The British government's suggestion that it won't block the possible death penalty for two Islamic State fighters if they're tried in the US has sparked outrage. Is the UK really condoning the use of capital punishment?
The UK's Foreign Office (FCO) in its annual update on human rights issues published last week said: "It is a long-standing principle of the UK to oppose the death penalty in all circumstances as a matter of principle." It added that it continues to raise concerns over the use of the death penalty in the United States.
It appears, however, that in the case of the two captured Islamic State (IS) fighters of British origin the UK government, in the form of Home Secretary Sajid Javid, has chosen to ignore its own Foreign Office.
In a leaked letter to the US attorney general, Javid said that he has "strong reasons" for not seeking assurances from US authorities that the two men in question, Alexanda Kotey and El Shafee Elsheikh, would not face the death penalty if they were to be tried in the country. The suspects are believed to have been members of a cell dubbed "The Beatles" — due to their British accents — which videotaped its decapitations of Western captives. They're currently being held in northern Syria by the Syrian Democratic Forces and have been stripped of their UK nationality.
Given the complexity in obtaining evidence, finding witnesses and establishing the exact jurisdiction, Javid argues that the laws in the US allow for a better chance of prosecution.
Is the UK passing the buck?
Ben Keith, a barrister with 5 St Andrews Hill in London who specializes in extradition, immigration and human rights cases, told DW that on the surface it is an extradition case. "The UK has undertaken a four-year investigation by its counterterrorism division on whether they're going to prosecute these two men in conjunction with the US to decide who is going to prosecute them and where," he said. "The UK has come to a decision for whatever reason that the chances of conviction are lower here then they are in the US or that our powers of prosecuting people under the jurisdiction for torture and war crimes don't extend far enough."
So is the UK turning a blind eye towards its death penalty policy? Ben Wallace, the UK's security minister, has confirmed to MPs that it has happened in the past, but not on his watch. And this is where the so-calledOverseas Security and Justice Assistance guidance comes into play. Wallace told MPs that the little-known guidance, which was last updated in January 2017, allows the home secretary to make an exception to the rule.
On the issue of the death penalty the guidance states: "Written assurances should be sought before agreeing to the provision of assistance that anyone found guilty would not face the death penalty. Where no assurances are forthcoming or where there are strong reasons not to seek assurances, the case should automatically be deemed 'High Risk' and FCO Ministers should be consulted to determine whether, given the specific circumstances of the case, we should nevertheless provide assistance."
Providing legal assistance to the US
However, Keith says that a separate provision, called the Mutual Legal Assistance, is even more relevant: "At the end of those four years of investigation, we've decided to let the US take the lead and do the prosecutions and so we are therefore providing the US with all of our investigation notes, statements and witness evidence."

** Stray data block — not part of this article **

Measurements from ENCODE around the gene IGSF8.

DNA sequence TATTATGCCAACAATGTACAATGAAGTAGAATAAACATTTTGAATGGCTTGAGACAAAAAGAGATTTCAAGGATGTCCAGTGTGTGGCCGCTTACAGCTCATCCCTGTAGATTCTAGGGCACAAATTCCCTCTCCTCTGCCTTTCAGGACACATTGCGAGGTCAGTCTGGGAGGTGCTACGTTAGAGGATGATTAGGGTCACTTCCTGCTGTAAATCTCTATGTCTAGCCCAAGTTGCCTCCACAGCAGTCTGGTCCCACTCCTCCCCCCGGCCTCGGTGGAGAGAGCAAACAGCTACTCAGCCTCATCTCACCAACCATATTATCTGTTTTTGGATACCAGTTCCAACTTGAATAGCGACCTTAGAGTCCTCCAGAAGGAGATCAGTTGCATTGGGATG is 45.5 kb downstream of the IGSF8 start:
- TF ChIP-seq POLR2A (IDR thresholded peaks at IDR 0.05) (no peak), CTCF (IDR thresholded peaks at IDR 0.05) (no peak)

At the same time, the Home Office has in the past always adhered to the principle that the UK doesn't provide evidence to countries where that information might lead to the execution of the suspect involved. "And so effectively were helping the US potentially execute them. It's somewhat ironic that we're opposed to Guantanamo Bay but we're not opposed to the death penalty," said Keith.
Javid has suggested that there is a difference here in as much as the two fighters are accused of kidnapping and murdering UK and US citizens and that the victims' families want to see justice done. But that haste, said Keith, is difficult to understand. "We've sought assurances in the United States in relation to death penalty cases in extradition proceedings and in mutual legal assistance and as far as I'm aware not once have they refused to give an assurance. So this might have delayed them (the UK government) by a month at most. A week to write a letter, two or three weeks for them (the US) to consider it and a letter back saying we will not ask for the death penalty.
A reversal on human rights?
As the backlash continues, questions are being raised whether Prime Minister Theresa May has tacitly signed off on the letter. Keith said he's not surprised by those reports. "You may remember that when she was home secretary she used both Abu Hamza (a firebrand cleric who was extradited to the US) and Abu Qatada, another hate preacher who was deported to Jordan, as political footballs in the House of Commons, as examples of where the Human Rights Act had helped horrible people."
The UK has long prided itself on being a staunch campaigner of and standing up for human rights, the latest FCOs report being a case in point. But MPs across the party spectrum are now wondering what the current controversy might mean for its foreign policy in terms of criticizing countries such as China or Saudi Arabia for their use of capital punishment. Keith is unequivocal as to what kind of legal precedent it would set.
"It would be the UK reversing our commitment to campaigning against the death penalty," he said.